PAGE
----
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Syria

Russia and US agree on need for Syria talks

Moscow and Washington have been trying to patch up their differences over Syria. US Secretary of State John Kerry and his Russian counterpart Sergei Lavrov have agreed on the need to breathe new life into a peace accord.

The United States and Russia reached agreement on Tuesday to encourage opposing sides in the Syria conflict to find a negotiated solution.

Visiting Moscow, US Secretary of State John Kerry held more than five hours of talks in total with President Vladimir Putin and then with Foreign Minister Sergei Lavrov, in an effort to find common ground on the issue.

The two powers have repeatedly taken opposing sides on the matter, with Russia - a long-standing arms supplier to Syria - maintaining close links with the regime of President Bashar al-Assad.

Moscow claims Washington has worsened the situation by seeking regime change and siding with the rebels. Meanwhile Western nations have accused Russia of failing to use its influence with Damascus and scuppering efforts to take action against him through the UN Security Council.

However, both sides downplayed their differences in a press conference after the talks.

"We agreed that Russia and the United States will encourage both the Syria government and opposition groups to find a political solution," Lavrov said at a concluding news conference that ended just after midnight.

Lavrov maintained that Russia did not believe the removal of Assad from office should be a precondition for talks, but insisted that Moscow was not propping up the Syrian leader.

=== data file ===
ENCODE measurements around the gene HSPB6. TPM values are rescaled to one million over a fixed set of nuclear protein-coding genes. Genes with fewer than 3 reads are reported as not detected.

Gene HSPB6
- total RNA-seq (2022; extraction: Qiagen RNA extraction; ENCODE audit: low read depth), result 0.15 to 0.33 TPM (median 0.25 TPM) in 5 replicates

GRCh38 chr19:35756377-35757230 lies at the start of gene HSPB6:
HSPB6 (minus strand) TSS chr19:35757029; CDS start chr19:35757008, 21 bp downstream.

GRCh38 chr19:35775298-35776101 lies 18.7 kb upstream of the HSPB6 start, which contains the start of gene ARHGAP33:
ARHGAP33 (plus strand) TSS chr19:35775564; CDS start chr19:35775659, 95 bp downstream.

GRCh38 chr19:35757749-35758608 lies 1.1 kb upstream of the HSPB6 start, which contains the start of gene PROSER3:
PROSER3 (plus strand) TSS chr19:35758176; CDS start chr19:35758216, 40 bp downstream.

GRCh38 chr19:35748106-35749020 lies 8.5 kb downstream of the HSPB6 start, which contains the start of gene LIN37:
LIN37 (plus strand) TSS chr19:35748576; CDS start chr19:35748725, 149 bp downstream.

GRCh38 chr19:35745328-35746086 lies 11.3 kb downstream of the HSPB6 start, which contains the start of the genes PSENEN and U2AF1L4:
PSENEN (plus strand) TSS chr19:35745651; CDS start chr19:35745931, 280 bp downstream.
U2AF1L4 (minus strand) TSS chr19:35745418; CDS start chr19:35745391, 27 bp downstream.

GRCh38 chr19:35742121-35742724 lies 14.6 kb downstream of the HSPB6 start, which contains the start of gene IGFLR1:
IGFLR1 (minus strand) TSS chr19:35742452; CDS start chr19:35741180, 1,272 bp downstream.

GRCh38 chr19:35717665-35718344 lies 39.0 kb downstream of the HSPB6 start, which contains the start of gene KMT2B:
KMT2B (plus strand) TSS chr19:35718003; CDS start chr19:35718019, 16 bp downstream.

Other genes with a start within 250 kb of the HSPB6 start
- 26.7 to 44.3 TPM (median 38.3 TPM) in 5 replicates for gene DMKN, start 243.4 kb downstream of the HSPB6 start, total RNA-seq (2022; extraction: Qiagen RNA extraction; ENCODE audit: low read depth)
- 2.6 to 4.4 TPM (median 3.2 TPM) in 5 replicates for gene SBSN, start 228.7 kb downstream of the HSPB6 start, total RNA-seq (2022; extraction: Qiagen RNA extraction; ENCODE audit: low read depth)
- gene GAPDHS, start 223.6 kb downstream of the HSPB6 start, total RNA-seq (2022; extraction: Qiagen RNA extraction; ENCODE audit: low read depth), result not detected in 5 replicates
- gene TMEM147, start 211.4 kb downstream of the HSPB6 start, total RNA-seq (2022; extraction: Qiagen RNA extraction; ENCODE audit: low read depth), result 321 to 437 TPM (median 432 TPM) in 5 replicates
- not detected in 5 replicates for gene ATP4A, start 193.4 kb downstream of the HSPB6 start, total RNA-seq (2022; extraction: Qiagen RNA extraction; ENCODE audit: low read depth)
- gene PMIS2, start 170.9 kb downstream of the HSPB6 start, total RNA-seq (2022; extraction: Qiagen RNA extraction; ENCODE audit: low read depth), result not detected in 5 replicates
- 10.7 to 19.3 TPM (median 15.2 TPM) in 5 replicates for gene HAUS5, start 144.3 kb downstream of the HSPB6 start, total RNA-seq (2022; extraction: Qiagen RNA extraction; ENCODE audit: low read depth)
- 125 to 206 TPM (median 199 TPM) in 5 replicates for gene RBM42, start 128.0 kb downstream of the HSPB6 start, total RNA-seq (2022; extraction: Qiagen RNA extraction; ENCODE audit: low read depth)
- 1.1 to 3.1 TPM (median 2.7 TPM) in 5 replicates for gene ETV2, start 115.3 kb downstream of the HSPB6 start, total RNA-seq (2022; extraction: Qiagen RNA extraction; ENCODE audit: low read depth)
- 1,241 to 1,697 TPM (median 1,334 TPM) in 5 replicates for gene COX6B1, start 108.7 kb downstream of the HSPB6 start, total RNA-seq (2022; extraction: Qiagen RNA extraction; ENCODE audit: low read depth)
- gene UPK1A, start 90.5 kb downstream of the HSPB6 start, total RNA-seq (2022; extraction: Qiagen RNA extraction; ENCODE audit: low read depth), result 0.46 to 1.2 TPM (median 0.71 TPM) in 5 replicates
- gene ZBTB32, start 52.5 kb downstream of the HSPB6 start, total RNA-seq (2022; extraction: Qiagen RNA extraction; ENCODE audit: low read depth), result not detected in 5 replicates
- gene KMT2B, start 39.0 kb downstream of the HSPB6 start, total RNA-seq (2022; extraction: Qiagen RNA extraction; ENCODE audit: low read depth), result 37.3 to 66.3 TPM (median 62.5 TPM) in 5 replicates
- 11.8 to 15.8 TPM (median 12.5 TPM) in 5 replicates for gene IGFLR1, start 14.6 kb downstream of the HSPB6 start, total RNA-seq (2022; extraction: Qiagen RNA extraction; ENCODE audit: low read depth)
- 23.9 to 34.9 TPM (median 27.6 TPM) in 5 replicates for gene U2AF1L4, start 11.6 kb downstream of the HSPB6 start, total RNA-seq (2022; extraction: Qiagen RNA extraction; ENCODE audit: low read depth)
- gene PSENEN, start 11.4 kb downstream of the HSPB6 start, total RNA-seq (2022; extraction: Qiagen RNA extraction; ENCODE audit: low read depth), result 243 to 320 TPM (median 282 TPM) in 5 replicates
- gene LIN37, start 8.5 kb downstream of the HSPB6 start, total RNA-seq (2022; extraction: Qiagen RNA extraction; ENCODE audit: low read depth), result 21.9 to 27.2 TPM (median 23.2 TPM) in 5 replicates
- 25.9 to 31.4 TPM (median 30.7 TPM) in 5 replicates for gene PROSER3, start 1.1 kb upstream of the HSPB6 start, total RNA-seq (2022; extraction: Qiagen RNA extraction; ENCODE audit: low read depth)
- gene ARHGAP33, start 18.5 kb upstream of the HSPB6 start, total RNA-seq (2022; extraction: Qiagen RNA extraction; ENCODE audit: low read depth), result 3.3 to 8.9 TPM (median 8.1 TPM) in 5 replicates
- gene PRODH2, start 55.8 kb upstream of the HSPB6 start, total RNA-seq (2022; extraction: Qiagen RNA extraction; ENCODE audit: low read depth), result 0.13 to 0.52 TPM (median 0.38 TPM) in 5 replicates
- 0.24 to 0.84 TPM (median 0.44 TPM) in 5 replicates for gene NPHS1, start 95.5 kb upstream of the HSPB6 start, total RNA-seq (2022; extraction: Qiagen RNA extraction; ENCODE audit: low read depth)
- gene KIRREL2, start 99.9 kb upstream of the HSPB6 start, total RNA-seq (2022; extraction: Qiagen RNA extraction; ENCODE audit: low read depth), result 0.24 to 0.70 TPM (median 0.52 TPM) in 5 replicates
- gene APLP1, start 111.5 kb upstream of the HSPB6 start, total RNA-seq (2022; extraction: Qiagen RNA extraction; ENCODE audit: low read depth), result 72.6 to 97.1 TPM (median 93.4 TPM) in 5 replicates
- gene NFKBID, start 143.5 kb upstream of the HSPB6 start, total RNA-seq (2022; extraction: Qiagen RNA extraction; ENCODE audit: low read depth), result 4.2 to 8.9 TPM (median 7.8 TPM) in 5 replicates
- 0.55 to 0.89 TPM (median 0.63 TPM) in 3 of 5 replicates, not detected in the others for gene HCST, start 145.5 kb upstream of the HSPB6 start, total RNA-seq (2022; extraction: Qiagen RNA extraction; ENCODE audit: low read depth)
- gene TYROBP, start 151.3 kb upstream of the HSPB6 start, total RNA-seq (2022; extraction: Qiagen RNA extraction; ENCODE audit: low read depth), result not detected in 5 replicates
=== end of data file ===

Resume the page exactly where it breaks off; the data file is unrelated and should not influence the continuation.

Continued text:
"We are not concerned by the fate of any individual. We are concerned by the fate of the Syrian people."

'Over the abyss and into chaos'

There was agreement on the need to implement a plan for a transitional government set out in the Geneva accord, agreed by world powers last June, as soon as possible.

"The alternative is that there is even more violence,” said Kerry. The alternative is that Syria heads closer to an abyss, if not over the abyss and into chaos."

Kerry also said there had been a "very productive, very warm and friendly discussion" with Putin in the earlier meeting, which he added "has contributed significantly to our ability to map a road ahead."

Despite agreement on the Geneva accord outside Syria, it has not been adopted in any real sense by either the rebels and the Syrian government.

According to UN estimates, more than 70,000 people have been killed in Syria since the conflict erupted in March 2011.

rc/jr (AP, AFP, dpa, Reuters)